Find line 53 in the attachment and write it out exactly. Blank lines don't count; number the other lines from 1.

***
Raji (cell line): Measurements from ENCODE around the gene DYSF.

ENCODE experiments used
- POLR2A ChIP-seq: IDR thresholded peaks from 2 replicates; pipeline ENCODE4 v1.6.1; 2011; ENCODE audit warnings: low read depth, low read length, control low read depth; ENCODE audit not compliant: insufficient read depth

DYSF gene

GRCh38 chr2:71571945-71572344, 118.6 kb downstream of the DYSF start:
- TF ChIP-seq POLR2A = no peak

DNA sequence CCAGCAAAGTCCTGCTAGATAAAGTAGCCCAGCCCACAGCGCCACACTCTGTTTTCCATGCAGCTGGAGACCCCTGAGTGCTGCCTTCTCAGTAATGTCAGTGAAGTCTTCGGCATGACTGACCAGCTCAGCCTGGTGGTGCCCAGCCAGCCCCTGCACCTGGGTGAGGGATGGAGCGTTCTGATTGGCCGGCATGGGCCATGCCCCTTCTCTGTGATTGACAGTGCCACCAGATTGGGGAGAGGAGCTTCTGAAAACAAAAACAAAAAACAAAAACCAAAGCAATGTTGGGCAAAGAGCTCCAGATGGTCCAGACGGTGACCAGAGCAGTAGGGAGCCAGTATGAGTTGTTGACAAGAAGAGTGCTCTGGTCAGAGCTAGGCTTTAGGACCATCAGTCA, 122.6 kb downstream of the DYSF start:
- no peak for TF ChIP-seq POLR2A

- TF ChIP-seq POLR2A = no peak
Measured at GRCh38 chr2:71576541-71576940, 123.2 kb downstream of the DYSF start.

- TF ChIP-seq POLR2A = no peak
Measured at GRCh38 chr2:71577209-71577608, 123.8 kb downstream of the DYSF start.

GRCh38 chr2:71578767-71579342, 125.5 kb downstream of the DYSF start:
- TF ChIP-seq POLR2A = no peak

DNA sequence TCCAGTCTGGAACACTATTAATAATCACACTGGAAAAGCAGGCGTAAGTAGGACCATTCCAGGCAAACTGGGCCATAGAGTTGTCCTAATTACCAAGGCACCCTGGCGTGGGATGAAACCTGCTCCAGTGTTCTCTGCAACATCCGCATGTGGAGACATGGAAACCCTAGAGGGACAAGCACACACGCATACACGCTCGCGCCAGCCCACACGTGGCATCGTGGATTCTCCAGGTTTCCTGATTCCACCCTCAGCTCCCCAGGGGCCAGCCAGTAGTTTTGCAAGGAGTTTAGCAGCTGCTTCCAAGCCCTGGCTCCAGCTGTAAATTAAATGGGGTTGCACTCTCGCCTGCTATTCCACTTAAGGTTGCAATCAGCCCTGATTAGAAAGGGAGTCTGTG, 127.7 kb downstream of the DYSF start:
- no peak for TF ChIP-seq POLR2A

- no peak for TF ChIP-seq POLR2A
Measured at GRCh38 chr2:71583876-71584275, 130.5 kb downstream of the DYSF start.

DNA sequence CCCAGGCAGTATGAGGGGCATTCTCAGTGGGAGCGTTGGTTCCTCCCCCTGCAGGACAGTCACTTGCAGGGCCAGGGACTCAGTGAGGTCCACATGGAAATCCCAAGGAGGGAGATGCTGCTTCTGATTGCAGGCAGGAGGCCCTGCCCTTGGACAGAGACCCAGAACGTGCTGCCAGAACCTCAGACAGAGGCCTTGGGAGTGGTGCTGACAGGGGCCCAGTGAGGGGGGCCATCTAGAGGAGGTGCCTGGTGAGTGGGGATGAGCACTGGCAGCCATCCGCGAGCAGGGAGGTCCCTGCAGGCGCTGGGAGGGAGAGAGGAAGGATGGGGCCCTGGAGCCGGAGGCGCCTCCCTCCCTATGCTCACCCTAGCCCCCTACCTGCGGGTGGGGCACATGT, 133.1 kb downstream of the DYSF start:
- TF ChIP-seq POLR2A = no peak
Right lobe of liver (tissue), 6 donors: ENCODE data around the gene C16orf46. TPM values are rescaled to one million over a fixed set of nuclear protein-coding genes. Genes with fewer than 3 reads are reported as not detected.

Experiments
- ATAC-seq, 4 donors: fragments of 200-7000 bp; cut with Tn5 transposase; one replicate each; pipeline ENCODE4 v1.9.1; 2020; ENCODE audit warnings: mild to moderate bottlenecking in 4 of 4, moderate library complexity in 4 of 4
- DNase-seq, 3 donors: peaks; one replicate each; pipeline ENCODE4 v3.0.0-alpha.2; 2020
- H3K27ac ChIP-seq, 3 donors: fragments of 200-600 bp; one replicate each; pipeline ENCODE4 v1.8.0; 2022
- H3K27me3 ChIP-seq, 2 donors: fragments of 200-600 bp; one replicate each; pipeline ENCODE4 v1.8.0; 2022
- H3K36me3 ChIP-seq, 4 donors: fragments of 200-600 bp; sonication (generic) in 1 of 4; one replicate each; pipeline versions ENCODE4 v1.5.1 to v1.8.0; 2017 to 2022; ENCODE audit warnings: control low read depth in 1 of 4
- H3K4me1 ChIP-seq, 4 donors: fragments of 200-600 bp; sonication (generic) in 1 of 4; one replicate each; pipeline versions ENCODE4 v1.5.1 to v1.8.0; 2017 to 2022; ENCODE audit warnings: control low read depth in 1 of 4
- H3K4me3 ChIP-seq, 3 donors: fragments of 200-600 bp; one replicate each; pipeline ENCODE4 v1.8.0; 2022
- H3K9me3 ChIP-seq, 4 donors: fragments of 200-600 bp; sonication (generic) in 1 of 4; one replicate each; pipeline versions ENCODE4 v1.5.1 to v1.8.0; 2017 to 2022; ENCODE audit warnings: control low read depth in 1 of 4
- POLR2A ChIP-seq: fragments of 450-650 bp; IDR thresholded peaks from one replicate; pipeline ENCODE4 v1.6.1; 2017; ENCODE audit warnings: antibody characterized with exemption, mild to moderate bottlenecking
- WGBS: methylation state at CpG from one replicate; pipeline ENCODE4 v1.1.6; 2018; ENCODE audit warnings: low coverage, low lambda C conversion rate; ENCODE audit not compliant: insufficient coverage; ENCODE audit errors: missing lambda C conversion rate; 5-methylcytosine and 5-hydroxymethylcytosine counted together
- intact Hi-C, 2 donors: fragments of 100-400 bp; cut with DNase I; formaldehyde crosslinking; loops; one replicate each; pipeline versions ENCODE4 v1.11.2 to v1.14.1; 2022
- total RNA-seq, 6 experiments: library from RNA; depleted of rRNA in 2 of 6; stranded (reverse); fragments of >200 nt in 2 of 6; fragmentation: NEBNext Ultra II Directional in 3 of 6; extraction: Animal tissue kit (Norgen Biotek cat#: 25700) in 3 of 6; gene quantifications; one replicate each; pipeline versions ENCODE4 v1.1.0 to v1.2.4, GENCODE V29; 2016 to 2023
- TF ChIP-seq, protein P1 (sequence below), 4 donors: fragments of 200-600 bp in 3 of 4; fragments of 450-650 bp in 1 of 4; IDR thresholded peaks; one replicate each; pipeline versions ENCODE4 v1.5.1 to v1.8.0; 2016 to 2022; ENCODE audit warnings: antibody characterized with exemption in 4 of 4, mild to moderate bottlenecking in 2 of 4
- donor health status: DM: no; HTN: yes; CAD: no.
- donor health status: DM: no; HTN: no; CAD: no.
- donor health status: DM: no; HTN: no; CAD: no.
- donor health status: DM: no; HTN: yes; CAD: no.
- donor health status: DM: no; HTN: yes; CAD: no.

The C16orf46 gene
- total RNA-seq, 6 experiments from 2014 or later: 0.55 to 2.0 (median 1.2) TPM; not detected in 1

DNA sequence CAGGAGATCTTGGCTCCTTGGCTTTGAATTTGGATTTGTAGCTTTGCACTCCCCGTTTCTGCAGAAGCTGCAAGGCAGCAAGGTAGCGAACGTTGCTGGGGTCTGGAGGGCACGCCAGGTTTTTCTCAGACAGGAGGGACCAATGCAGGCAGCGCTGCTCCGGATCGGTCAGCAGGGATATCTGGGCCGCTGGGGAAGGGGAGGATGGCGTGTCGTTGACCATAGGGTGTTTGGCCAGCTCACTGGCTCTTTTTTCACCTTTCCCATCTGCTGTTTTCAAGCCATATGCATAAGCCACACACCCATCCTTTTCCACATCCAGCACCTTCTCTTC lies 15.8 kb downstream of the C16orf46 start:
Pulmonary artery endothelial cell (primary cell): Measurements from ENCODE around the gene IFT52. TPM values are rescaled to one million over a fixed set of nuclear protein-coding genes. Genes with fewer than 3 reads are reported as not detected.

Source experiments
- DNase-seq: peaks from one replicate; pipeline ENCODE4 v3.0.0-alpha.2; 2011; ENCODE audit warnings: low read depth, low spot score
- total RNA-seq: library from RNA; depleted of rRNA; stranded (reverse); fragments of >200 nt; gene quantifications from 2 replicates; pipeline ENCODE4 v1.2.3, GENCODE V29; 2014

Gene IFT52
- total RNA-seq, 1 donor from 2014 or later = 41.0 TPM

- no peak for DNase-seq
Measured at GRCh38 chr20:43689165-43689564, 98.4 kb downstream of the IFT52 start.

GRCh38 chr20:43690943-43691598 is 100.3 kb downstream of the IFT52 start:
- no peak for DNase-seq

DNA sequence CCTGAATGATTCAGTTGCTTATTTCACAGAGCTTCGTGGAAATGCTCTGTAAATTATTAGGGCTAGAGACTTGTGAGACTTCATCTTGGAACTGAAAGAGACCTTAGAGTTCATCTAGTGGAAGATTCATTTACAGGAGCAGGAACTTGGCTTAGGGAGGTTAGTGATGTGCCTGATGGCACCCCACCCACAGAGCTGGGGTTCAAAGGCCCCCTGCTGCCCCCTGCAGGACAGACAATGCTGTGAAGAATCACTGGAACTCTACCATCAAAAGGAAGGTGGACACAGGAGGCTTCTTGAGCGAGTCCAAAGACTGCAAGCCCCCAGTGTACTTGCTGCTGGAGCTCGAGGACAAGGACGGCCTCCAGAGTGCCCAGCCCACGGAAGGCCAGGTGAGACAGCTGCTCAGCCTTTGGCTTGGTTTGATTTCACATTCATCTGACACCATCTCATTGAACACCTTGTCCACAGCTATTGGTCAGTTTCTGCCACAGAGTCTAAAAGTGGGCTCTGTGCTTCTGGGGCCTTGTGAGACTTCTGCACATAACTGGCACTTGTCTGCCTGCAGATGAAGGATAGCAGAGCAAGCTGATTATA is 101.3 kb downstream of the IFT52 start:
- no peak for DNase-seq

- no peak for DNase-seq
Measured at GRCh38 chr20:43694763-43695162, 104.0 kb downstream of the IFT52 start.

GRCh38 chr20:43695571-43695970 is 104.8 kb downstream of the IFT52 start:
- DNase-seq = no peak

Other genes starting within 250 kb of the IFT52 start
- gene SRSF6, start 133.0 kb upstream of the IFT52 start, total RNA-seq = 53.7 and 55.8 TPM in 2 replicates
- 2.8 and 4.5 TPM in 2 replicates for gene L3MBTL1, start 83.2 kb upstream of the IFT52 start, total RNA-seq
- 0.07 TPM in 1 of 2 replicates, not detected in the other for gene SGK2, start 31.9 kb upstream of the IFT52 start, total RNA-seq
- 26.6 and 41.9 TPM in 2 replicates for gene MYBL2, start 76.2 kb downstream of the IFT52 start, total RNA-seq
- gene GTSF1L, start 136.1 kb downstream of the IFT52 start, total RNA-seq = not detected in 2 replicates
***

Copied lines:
- no peak for DNase-seq